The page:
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VIV 6501


 

Five Interludes for Solo Piano • Music by African-American Women Series
By Nora Holt • Edited by Helen Walker-Hill

This immediately appealing 1920s work by African American composer Nora Holt (1885-1974) features syncopation, catchy melodies, and rhythmic impetus.
VIV 6501, 4 pages, $8.95

 

Click here to view a page of the score.

A Brief Bio of the Composer

Nora Douglas Holt was born in Kansas City, Kansas in 1885, and died in Los Angeles in 1974. During her long and productive life she was well known as a musician, journalist, and music critic. She was the first African-American to earn a master’s degree in music (1918), and was one of the founding members of the National Association of Negro Musicians, Inc. (1919).

She was the daughter of Grace Brown Douglas and Reverend Calvin N. Douglas, a presiding elder of the African Methodist Episcopal Church. In 1916 she graduated as valedictorian from Western University, an A. M. E. Church school in Quindaro, Kansas. While at Chicago Musical College, she studied composition under Dr. Felix Borowsky, who also tutored her in musicology and music criticism. Her master’s thesis was a symphonic rhapsody for string orchestra based on the Negro spiritual, “You May Bury Me in the East.” She began her tenure as music critic for the Chicago Defender in 1917 under the name Lena James Douglas but changed it to Nora Douglas Holt after marrying wealthy hotel owner George W. Holt, forty years her senior. She wrote an article advocating a national organization for Negro musicians which generated a great deal of positive response. Soon after, she held a meeting of musicians at her home and founded the National Association of Negro Musicians. At its first national convention in Chicago in July 1919, she was elected president.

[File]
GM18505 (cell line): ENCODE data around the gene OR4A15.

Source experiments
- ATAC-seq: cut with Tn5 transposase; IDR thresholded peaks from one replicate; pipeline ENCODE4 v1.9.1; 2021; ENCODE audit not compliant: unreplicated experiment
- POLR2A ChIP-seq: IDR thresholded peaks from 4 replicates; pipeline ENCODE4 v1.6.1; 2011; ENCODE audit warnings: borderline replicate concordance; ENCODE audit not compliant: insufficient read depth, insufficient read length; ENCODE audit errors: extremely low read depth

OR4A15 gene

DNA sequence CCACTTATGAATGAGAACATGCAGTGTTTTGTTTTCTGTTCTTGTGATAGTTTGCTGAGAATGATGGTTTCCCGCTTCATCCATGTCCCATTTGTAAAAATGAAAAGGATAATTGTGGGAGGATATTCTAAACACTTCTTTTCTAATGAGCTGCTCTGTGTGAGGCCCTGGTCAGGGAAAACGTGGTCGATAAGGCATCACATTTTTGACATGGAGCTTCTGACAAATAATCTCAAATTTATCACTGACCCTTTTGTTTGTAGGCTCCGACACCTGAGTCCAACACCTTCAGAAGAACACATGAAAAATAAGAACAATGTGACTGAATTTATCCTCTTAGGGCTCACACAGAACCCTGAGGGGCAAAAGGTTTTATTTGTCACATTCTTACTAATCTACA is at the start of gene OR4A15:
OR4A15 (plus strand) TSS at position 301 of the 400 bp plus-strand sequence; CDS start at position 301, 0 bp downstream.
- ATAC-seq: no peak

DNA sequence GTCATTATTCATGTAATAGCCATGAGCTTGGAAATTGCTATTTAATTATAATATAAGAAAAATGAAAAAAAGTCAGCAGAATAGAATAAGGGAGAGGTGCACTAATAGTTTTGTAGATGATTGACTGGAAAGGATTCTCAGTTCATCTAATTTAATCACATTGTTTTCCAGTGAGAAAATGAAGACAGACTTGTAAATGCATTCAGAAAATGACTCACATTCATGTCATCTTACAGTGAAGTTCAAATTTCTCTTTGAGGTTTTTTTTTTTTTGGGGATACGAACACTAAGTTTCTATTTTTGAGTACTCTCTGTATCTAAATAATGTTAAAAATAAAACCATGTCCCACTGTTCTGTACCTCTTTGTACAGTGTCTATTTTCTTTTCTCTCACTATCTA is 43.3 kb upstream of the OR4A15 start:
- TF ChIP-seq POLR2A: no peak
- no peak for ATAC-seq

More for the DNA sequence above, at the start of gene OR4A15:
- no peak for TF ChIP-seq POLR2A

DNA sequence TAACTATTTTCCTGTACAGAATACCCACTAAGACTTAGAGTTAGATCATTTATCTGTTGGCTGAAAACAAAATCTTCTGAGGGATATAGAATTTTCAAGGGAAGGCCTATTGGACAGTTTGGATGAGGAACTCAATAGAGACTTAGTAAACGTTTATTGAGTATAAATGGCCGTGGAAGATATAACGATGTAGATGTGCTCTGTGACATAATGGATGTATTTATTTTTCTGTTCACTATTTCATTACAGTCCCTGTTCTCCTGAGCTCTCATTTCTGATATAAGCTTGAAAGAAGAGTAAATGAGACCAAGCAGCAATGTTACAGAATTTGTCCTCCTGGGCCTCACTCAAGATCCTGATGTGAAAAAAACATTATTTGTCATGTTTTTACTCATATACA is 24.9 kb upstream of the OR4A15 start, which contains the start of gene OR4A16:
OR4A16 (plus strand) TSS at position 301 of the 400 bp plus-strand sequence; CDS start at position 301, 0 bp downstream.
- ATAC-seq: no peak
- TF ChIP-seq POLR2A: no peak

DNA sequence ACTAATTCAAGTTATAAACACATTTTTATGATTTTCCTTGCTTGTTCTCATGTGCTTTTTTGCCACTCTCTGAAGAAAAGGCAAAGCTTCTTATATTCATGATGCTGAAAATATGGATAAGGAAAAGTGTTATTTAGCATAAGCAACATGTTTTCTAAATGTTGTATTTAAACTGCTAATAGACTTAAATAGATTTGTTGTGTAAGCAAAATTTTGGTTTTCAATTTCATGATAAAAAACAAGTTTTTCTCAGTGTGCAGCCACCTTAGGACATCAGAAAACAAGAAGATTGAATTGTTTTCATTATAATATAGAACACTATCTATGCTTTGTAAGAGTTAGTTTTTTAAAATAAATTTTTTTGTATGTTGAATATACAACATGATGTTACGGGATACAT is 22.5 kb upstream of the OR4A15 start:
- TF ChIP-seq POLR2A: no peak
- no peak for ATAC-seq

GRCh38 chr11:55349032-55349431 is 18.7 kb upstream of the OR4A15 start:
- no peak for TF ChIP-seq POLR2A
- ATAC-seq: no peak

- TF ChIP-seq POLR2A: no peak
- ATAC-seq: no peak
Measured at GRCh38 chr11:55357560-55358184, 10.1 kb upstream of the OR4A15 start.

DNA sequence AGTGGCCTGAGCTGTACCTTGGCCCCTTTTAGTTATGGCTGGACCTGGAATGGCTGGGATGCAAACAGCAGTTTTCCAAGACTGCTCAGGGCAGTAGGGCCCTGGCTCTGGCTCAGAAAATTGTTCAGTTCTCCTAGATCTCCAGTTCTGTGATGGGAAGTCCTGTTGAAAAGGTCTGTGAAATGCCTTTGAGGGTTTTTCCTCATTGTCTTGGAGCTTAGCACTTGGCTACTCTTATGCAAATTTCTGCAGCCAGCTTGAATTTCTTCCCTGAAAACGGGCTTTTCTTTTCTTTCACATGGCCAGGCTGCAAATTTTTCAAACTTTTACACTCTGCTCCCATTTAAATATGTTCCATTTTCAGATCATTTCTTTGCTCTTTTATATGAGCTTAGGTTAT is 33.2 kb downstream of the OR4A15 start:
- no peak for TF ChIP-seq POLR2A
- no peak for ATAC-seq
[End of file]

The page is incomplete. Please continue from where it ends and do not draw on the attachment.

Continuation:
She composed some 200 works including orchestral music, chamber music and art songs, several of which were performed by tenor Roland Hayes. Unfortunately, all her manuscripts were lost in the theft of her stored possessions during the 1930s while she was abroad. Only two pieces, the art song “The Sandman” and the piano piece published here, one of four “Negro Dances,” Opus 21, were preserved due to their publication in her short-lived (January-December 1921) magazine, Music and Poetry. In the late 20s and early 30s Holt traveled in Europe and the Far East, entertaining and singing at exclusive nightclubs and parties. During the summer of 1931 she studied with Nadia Boulanger at the American Conservatory in Fontainebleau France. She returned to the United States in 1938, settling in Los Angeles, where she taught in the California school system for several years. In 1944 she moved to New York, becoming the senior music critic for the New York Amsterdam News. Beginning in 1945, she staged an annual festival, “American Negro Artists,” on radio station WNYC, and from 1953 to 1964 she was the producer and director of radio station WLIB’s “Concert Showcase.” She was a pioneer in black music criticism and is credited with promoting an awareness of black culture and the arts among several generations of readers and with inspiring and encouraging numerous black musicians.

A Brief Bio of the Editor

Helen Walker-Hill is the editor of the Music by African American Women Series by Vivace Press. Formerly on the piano faculty of the University of Colorado at Boulder, she has also served as a visiting professor of music at Muhlenberg College in Pennsylvania as well as at the University of Wyoming. She has performed and lectured on twentieth-century music, African-American composers, and women composers. She holds degrees from the University of Colorado, Smith College, and the Ecole Normale de Musique in Paris, where she also studied as a Fulbright scholar with Nadia Boulanger.

Since 1987, Dr. Walker-Hill has been engaged in research and performance of music by black women and her work has been featured on National Public Radio’s Morning Edition and Horizons programs. She and her son, violinist Gregory Walker, have recorded the music of fourteen African-American women on Kaleidoscope, Music by African-American Women, a CD produced by Leonarda Records.

Her articles have appeared in Black Music Research Journal, American Music Research Center Journal, Women of Note Quarterly, and American Music Teacher, and her book, Piano Music by Black Women Composers: A Catalogue of Solo and Ensemble Music, is published by Greenwood Press. She has compiled an anthology of piano music by black women published by the Hildegard Publishing Company, and a monograph, Music by Black Women Composers: A Bibliography of Available Scores, published by the Center for Black Music Research in Chicago. She is the recipient of a Resident Fellowship from the Schomburg Center for Research in Black Culture in New York (1995-96) and a Rockefeller Resident Fellowship from the Center for Black Music Research in Chicago (1997-98).

 

 

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